A Select Collection of Scarce and Valuable Tracts and Other Publications on Paper Currency and Banking
29 Mar 2018
McCulloch, J. R.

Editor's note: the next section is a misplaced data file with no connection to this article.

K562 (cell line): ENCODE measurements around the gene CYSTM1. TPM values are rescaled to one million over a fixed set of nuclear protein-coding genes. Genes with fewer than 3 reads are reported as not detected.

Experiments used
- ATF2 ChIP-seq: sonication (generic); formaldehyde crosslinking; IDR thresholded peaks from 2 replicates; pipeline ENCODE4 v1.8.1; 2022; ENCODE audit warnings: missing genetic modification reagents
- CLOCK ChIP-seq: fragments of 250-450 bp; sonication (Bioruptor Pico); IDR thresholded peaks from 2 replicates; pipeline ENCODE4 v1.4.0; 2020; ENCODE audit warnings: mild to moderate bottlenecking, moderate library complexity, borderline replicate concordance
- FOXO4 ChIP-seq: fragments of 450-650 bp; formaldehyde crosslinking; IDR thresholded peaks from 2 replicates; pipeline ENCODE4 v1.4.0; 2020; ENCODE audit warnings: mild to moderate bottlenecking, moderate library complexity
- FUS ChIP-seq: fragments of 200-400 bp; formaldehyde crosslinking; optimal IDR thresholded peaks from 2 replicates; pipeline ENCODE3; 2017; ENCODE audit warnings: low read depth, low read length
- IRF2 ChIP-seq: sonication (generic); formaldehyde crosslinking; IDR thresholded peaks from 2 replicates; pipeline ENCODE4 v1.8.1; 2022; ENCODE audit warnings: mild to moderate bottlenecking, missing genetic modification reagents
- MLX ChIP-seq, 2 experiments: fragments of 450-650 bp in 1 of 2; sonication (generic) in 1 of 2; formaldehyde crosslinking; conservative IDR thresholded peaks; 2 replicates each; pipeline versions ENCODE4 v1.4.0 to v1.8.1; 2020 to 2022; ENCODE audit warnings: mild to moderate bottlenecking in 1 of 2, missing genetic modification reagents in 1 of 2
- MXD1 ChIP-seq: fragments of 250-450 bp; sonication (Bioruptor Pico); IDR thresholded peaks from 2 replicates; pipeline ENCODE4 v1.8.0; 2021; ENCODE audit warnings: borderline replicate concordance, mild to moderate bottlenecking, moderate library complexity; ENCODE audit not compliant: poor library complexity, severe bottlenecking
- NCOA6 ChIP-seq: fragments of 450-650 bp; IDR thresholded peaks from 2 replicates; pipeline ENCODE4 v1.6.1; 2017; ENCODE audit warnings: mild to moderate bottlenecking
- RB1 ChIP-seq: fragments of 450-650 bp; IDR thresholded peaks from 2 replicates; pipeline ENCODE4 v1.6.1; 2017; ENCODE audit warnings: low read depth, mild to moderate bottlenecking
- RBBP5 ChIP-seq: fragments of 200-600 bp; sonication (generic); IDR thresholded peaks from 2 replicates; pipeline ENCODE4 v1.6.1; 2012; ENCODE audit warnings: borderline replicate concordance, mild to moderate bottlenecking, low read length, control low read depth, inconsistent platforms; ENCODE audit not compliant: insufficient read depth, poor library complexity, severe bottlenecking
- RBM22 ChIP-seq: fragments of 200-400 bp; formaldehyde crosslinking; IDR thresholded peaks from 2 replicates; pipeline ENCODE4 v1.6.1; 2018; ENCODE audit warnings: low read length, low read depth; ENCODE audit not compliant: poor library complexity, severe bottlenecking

A friend, correspondent and intellectual successor to David Ricardo, John Ramsay McCulloch (1789-1864) forged his reputation in the emerging field of political economy by publishing deeply researched articles in Scottish periodicals and the Encyclopaedia Britannica. From 1828 he spent nearly a decade as professor of political economy in the newly founded University of London, thereafter becoming comptroller of the Stationery Office. Perhaps the first professional economist, McCulloch had become internationally renowned by the middle of the century, recognised for sharing his ideas through lucid lecturing and writing. The present work, privately printed in 1857, contains thirteen texts which together 'comprise a full exposition of the principles that determine the value of paper currency'. Contextualised by McCulloch's editorial preface, they range in date from 1740 to 1810, the year of the Bullion Report. Several other works written or edited by McCulloch are also reissued in the Cambridge Library Collection.